Homefront movie
7.25 out of 10
The Hunger Games: Catching Fire movie
8.75 out of 10
Disney's Frozen movie
10.0 out of 10
Delivery Man movie
6.75 out of 10
Thor
8.25 out of 10

Thursday, April 26, 2012

The Five-Year Engagement

Four Funerals and a Wedding

Rated: R Sexual content and language throughout
Release Date: April 27, 2012
Runtime:  2 hrs 4 mins

Director: Nicolas Stoller
Writers: Jason Segel, Nicolas Stoller
Cast: Jason Segel, Emily Blunt, Chris Pratt, Allison Brie, Mimi Kennedy, David Payer, Rhys Ifans, Kevin Hart


SYNOPSIS: A year after they met, Tom Solomon proposes marriage to Violet Barnes. As they try to prepare for their wedding, obstacles keep getting the way of their engagement.

REVIEW: Nicolas Stoller has been busy as of late, directing films like Get Him to the Greek and Forgetting Sarah Marshall, and performing writing duties for films including Yes Man and The Muppets. Partnering again with writer and actor Jason Segel (The Muppets), they both share writing credits for The Five-Year Engagement, while Stoller helms the film behind the monitors. 
In San Francisco in New Year's Eve, one year after they first met, sous chef Tom Solomon (Jason Segel, The Muppets) clumsily proposes to his academic girlfriend Violet Barnes (Emily Blunt, Salmon Fishing in the Yemen). Now engaged, they start to plan their wedding. When Violet gets a 2-year post doc position at the University of Michigan Psychology Department run by Winton Childs (Rhys Ifans, Anonymous), Tom gives up his promising career to be with her near campus in Ann Arbor, as well as agreeing to postpone the wedding date until they get settled. One thing after another gets in the way of their wedding plans, forcing them to reschedule their reservations and reevaluate their relationship.

The Five-Year Engagement is a hilarious film with a sweet story along with it. Jason Segel has proven he can hang with the big boys with his comedy chops and writing skills. With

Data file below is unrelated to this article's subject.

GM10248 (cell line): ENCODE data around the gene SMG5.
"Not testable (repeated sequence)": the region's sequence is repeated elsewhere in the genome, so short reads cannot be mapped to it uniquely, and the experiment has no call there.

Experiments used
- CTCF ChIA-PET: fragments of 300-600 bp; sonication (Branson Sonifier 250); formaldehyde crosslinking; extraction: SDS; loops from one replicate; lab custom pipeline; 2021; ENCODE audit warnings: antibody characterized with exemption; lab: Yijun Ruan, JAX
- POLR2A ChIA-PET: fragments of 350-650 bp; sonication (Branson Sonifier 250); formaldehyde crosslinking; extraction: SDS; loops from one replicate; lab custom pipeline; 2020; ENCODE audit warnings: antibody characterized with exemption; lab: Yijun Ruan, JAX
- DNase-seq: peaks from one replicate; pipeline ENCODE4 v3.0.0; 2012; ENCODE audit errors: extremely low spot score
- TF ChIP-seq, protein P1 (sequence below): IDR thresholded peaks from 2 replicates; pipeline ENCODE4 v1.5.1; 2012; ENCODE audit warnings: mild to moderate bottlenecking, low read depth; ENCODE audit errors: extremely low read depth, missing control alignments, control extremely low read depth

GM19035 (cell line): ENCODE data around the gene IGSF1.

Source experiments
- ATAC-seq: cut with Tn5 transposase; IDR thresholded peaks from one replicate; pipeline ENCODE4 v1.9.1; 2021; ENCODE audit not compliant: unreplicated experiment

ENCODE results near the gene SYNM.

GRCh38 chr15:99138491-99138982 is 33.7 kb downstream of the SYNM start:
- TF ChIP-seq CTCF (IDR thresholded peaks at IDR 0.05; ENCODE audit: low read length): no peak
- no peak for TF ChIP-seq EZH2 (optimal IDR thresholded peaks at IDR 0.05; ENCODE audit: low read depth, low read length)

The Muppets and Get Him to the Greek under his belt for his writing resume and CBS's How I Met Your Mother to hone his comedy chops, Segel is perched on the edge of romantic comedy stardom if The Five-Year Engagement does well. Emily Blunt, fresh off her romantic turn as Harriet in Salmon Fishing in the Yemen and Matt Damon's muse in The Adjustment Bureau, brings a gorgeous smile, a fine British accent, and her own sense of comedy and romance to her role as Violet. Segel and Blunt are center stage with all of the angst that wedding preparations can cause, but they are helped along the way by a  cadre of supporting cast that fill in the story nicely.Chris Pratt (Moneyball) plays Tom's goofball chef friend Alex who manages to say all the wrong and most inappropriate things in support of his friend. Violet's sister Suzie (Alison Brie, Scream 4) manages to beat Violet to the punch in most respects with funny results, and also manages to prepare a memorable engagement speech. Violet's post doc friends include masturbation obsessed Doug (Kevin Hart, Think Like A Man), gossipy Vaneetha (Mindy Kaling, No Strings Attached), and off-beat Ming (Randall Park, Larry Crowne) round out Violet's psychology ring under the tuteluge of Dr. Childs. Tom also has his own group of U of M friends, including sweater knitting Bill (Chris Parnell, 21 Jump Street) and sandwich shop pickle expert Tarquin (Brian Posehn, Sex Drive). Hart is a little understated compared to his Cedric role in Think Like A Man, Kaling is a clone of The Office's Kelly Kapoor, Parnell is a montage of several roles he has played in skits or other comedies, and Posehn is always a little weird. The real break-outs are Parks and Recreation's Chris Pratt recreating his moron role with great success, and Alison Brie tacking on an accent and adding great timing to her sisterly character. I guess Mad Men and Community have has a positive effect on her. And play special attention to her and Blunt's rendition of a coupe of Sesame Street characters.

In this tale, the comedy is better then the romance. Jason Segel knows how to work his way around the funny bone. Strange settings and props, including many parts of venison and the beast it comes from, make for silly situations. On the romantic side, Segel is indeed a capable actor but Blunt rules the roost with her smiles and skills. Segel and writer/director Stolling balance the dramatics and the funny digs in perfect harmony, with a slight leaning toward the gut-busting versus the eye-gushing.

The Five-Year Engagement is an obvious title for the Segel and Blunt film. It could have been called Four Funerals and a Wedding but I think that parody title was already taken. You will laugh out loud quite a bit, but may not shed the tear you want to for the typical romantic comedy. Overall, the story works, the actors excel at their craft, and the audience will be engaged for the 124 minute film. The time will not feel as long as a five-year engagement, but you wonder how it will ever work out in the end, if at all.

WORTH: Matinee or Rental


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